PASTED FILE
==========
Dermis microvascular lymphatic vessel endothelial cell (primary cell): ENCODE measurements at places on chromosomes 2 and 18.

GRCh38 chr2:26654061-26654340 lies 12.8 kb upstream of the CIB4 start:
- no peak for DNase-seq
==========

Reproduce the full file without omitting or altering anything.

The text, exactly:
Dermis microvascular lymphatic vessel endothelial cell (primary cell): ENCODE measurements at places on chromosomes 2 and 18.

GRCh38 chr2:26654061-26654340 lies 12.8 kb upstream of the CIB4 start:
- no peak for DNase-seq